Cooling air is eventually heating the world: Cooling with air conditioners can be major contributor to the heat island effect as well. It is estimated that air conditioning can raise temperatures by more than 1°C overnight in some cities [4].

Though there are efficient ACs available in the market, but the problem is most people purchase new air conditioners that are less efficient. Apart from this, a sizable demography also prefers to buy old ACs, or to rent an AC for short period usage. Surprisingly, having successful Star Labeling program from Bureau of Energy Efficiency, consumers – be they households or businesses – are still less sensitive about buying an efficient unit, because of the greater upfront cost. The typical efficiency of units being sold in major cooling markets is not better than the prescribed minimum efficiency.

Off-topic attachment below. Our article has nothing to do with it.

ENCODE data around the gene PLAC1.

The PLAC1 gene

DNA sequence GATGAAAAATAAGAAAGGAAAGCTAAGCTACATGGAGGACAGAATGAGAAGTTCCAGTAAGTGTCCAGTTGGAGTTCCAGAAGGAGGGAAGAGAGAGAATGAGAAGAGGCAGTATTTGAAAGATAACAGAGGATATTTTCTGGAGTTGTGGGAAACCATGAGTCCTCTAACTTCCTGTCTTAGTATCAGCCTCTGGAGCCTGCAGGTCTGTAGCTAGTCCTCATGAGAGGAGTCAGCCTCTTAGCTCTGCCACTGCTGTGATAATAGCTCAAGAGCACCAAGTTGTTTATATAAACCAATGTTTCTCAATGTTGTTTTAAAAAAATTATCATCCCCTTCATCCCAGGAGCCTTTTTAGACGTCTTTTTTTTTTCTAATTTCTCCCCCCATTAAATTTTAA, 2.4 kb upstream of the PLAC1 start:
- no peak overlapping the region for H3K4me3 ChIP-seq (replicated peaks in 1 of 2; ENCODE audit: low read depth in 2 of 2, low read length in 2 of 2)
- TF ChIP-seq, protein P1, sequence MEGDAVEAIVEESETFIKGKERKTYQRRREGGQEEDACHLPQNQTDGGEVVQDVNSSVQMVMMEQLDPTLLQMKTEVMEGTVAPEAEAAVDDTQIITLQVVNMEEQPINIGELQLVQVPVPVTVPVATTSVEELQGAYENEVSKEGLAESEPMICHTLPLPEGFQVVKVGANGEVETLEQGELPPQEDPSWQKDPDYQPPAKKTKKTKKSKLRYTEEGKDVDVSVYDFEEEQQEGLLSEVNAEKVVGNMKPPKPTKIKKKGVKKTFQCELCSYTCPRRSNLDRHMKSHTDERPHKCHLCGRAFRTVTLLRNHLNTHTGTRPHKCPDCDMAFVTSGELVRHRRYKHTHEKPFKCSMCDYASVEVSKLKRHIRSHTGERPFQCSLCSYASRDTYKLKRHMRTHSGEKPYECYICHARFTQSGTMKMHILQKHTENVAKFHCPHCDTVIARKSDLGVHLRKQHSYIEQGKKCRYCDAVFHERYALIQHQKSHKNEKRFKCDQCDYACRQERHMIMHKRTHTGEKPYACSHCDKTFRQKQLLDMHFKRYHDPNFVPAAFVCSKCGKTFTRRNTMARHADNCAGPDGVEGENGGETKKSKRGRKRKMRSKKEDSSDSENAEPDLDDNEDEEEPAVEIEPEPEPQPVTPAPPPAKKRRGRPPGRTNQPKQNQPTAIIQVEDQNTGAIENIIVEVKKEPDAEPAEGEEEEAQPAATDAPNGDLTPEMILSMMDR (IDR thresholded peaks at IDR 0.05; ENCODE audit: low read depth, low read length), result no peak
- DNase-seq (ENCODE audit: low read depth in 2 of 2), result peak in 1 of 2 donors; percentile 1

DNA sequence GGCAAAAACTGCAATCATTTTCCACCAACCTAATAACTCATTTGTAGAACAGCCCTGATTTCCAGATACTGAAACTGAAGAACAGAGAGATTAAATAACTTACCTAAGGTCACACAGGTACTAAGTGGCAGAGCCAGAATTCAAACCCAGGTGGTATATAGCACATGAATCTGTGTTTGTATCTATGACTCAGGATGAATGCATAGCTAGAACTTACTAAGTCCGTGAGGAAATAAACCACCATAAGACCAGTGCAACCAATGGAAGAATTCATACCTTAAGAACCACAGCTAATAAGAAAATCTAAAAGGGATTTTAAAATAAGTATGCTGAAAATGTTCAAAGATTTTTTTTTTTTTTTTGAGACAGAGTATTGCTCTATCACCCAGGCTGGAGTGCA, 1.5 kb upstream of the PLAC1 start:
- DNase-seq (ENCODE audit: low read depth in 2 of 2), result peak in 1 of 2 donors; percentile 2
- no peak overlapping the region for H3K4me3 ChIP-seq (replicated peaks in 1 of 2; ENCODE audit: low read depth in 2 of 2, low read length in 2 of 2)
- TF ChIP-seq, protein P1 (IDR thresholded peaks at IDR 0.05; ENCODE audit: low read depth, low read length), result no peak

What do we have already

From the demand point of view on the electricity grid and cost to the consumer, it is quite important to look at passive designs, affordable cooling technologies or making the active cooling technology ultra efficient.

Passive Design Techniques

A building designed and incorporated with solar passive features can reduce the peak load in buildings, thus reducing or at times, eliminating the need of air conditioners.

Passive techniques include solar shading (Shading by overhangs, louvers and awnings etc, shading of roof, shading by trees and vegetation, or by textured surfaces), insulation of building envelope and induced ventilation techniques.

Affordable cooling technologies